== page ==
Loyola University Chicago

Carolyn Hope Smeltzer, Frances R. Vlasses, Connie R. Robinson

School of Nursing Professors and Alumnae

School of Nursing Professors and Alumnae Images of America: Chicago's Nurse Parade

Arcadia Publishing, February, 2005
(ISBN 073853367X)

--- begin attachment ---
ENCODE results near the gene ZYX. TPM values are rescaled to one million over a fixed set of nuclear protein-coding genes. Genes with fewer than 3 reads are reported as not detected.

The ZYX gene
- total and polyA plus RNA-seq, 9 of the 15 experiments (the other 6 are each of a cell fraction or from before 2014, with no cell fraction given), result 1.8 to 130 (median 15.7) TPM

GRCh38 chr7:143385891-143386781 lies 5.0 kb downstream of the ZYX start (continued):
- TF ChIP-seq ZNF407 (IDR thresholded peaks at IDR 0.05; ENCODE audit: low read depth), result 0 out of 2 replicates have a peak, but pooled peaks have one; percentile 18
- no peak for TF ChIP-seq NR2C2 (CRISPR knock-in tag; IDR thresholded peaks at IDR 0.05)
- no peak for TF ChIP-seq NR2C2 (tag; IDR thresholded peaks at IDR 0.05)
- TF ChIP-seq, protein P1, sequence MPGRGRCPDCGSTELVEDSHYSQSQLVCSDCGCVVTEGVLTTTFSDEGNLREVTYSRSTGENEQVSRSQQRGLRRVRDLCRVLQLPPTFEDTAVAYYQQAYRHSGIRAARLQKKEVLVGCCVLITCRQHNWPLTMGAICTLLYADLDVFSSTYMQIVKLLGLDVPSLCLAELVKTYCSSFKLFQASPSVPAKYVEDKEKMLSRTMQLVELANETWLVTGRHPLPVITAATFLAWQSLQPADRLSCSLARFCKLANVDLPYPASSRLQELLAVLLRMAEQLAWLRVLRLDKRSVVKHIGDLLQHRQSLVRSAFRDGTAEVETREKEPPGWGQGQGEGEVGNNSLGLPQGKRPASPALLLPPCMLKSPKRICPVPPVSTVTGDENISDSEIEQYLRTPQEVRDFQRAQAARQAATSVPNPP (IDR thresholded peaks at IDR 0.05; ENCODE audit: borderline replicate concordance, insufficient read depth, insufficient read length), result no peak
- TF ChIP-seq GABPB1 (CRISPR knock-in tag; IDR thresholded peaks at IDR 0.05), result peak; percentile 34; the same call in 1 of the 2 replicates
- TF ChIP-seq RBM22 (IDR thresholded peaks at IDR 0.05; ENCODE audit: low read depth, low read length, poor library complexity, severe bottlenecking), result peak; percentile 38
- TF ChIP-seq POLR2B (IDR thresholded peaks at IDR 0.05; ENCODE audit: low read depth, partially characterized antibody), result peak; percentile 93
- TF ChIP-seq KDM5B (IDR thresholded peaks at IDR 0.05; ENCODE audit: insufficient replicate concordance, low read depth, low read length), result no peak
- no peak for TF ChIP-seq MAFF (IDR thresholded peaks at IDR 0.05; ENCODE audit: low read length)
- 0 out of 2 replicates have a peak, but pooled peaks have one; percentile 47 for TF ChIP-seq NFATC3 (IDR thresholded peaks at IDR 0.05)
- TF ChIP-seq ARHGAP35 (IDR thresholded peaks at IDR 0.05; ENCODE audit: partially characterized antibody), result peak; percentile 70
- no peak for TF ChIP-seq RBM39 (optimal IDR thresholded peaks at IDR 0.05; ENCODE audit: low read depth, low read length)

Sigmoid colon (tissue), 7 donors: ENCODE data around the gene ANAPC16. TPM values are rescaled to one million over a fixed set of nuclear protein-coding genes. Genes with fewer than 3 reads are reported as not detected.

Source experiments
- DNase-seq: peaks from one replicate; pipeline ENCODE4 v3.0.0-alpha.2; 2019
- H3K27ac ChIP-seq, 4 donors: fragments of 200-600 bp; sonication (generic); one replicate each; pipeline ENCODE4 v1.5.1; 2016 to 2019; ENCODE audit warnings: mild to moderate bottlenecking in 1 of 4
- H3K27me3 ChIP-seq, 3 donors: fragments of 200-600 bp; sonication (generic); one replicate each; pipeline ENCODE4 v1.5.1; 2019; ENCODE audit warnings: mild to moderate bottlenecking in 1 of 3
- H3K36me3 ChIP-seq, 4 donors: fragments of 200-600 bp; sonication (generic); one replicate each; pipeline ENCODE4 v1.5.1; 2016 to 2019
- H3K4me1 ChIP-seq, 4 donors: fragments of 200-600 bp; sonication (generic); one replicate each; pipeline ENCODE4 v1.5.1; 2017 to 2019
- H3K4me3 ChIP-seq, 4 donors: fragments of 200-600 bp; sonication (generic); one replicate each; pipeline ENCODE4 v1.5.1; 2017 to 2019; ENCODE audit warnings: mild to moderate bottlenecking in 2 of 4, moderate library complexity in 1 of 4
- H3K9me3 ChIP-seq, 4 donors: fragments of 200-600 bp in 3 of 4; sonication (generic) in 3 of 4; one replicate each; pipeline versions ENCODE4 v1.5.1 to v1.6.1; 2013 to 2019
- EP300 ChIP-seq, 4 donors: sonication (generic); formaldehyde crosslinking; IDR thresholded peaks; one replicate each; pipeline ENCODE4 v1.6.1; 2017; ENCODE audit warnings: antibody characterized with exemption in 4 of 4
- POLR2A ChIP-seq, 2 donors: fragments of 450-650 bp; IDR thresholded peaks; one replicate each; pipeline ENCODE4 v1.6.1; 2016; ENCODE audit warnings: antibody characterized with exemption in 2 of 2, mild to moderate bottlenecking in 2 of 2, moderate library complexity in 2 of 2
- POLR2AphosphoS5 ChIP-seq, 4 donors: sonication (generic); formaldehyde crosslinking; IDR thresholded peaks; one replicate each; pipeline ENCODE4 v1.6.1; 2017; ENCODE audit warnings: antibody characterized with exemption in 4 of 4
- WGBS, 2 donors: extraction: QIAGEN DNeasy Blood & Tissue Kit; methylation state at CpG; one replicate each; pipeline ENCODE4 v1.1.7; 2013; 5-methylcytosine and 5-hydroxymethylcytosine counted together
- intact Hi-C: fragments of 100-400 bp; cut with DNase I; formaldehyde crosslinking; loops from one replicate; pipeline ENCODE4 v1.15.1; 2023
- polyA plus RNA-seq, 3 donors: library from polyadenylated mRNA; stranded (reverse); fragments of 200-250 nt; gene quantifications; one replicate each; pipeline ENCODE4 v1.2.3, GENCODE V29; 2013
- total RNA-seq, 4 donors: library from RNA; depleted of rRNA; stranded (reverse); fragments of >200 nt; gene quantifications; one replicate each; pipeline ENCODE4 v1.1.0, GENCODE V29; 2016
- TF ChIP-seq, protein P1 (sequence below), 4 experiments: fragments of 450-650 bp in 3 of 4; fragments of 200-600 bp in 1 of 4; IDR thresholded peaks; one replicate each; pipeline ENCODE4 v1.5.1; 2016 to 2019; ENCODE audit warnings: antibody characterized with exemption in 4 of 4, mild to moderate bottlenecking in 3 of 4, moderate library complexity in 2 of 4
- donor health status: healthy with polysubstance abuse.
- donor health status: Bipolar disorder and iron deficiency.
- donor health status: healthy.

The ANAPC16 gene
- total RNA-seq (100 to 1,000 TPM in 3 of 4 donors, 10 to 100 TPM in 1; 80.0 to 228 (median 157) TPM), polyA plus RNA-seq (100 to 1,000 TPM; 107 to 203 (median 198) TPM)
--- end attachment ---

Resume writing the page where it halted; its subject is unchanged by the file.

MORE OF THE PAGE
Chicago singularly honored nurses, our "Angels of Mercy," for a decade (1949–1958). Father Clarence M. Brissette O.S.M., director of the Sorrowful Mother Novena, originated both Chicago's "Nurses Day" and Chicago's Nurse Parade in 1949. The purpose of the parade was twofold: to give the nurses a "day of glory" and to also encourage others to join this undermanned, noble, and caring profession. The first Chicago Nurse Parade (1949) had two floats, four bands, and included many nurses marching in capes. The 10-year anniversary parade (1958) had 4,000 marching uniformed nurses, over 30 bands, and over 100 decorated floats representing nearly all Chicagoland hospitals and schools of nursing. In 1958, over 100,000 spectators lined Jackson Boulevard to honor nurses in what would be the final parade.